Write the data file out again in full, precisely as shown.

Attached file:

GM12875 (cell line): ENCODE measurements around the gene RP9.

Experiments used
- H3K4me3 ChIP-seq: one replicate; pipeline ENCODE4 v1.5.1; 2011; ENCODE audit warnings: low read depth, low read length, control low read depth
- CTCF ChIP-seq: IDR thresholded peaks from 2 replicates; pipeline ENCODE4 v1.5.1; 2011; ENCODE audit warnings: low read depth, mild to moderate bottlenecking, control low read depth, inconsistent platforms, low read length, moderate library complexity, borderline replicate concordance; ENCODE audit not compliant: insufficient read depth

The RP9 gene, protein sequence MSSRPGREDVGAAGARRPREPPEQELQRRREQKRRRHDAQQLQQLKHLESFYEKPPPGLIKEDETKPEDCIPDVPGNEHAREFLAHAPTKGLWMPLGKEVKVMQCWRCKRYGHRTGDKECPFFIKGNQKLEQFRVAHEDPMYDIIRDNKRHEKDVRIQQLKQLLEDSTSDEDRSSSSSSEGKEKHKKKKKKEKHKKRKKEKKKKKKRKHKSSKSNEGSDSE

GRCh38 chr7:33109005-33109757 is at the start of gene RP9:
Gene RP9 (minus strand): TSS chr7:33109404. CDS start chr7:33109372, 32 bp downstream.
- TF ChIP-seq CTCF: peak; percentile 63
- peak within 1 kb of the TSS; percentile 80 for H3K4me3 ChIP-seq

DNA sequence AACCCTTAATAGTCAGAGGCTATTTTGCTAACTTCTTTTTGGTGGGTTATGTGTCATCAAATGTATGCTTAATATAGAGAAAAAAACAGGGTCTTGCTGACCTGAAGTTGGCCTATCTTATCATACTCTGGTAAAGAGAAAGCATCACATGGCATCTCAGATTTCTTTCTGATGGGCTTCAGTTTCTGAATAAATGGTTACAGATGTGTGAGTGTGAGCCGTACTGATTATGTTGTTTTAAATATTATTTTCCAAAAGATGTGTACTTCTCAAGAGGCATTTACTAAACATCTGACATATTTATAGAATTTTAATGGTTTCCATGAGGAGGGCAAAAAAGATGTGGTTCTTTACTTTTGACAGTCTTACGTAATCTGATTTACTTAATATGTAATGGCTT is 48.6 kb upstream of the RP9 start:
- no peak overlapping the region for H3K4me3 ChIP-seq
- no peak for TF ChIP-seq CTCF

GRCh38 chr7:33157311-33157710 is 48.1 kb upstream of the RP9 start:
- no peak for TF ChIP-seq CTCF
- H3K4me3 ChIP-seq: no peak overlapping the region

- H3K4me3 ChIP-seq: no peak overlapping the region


GM12875 (cell line): ENCODE measurements around the gene RP9.

Experiments used
- H3K4me3 ChIP-seq: one replicate; pipeline ENCODE4 v1.5.1; 2011; ENCODE audit warnings: low read depth, low read length, control low read depth
- CTCF ChIP-seq: IDR thresholded peaks from 2 replicates; pipeline ENCODE4 v1.5.1; 2011; ENCODE audit warnings: low read depth, mild to moderate bottlenecking, control low read depth, inconsistent platforms, low read length, moderate library complexity, borderline replicate concordance; ENCODE audit not compliant: insufficient read depth

The RP9 gene, protein sequence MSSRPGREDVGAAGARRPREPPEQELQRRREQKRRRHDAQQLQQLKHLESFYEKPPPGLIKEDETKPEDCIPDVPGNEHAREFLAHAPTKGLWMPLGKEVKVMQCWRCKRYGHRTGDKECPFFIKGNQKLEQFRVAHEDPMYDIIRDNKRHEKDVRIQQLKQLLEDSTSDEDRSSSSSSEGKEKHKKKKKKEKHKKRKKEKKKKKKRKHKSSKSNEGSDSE

GRCh38 chr7:33109005-33109757 is at the start of gene RP9:
Gene RP9 (minus strand): TSS chr7:33109404. CDS start chr7:33109372, 32 bp downstream.
- TF ChIP-seq CTCF: peak; percentile 63
- peak within 1 kb of the TSS; percentile 80 for H3K4me3 ChIP-seq

DNA sequence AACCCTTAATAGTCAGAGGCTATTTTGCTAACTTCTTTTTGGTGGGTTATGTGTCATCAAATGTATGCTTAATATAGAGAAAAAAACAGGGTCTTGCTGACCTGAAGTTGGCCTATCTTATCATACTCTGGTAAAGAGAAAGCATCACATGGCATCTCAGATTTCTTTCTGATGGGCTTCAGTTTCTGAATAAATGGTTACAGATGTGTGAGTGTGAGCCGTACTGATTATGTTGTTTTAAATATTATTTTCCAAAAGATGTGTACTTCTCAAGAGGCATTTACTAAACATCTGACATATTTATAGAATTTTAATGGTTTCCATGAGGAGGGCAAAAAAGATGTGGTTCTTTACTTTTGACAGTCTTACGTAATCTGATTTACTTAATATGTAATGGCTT is 48.6 kb upstream of the RP9 start:
- no peak overlapping the region for H3K4me3 ChIP-seq
- no peak for TF ChIP-seq CTCF

GRCh38 chr7:33157311-33157710 is 48.1 kb upstream of the RP9 start:
- no peak for TF ChIP-seq CTCF
- H3K4me3 ChIP-seq: no peak overlapping the region

- H3K4me3 ChIP-seq: no peak overlapping the region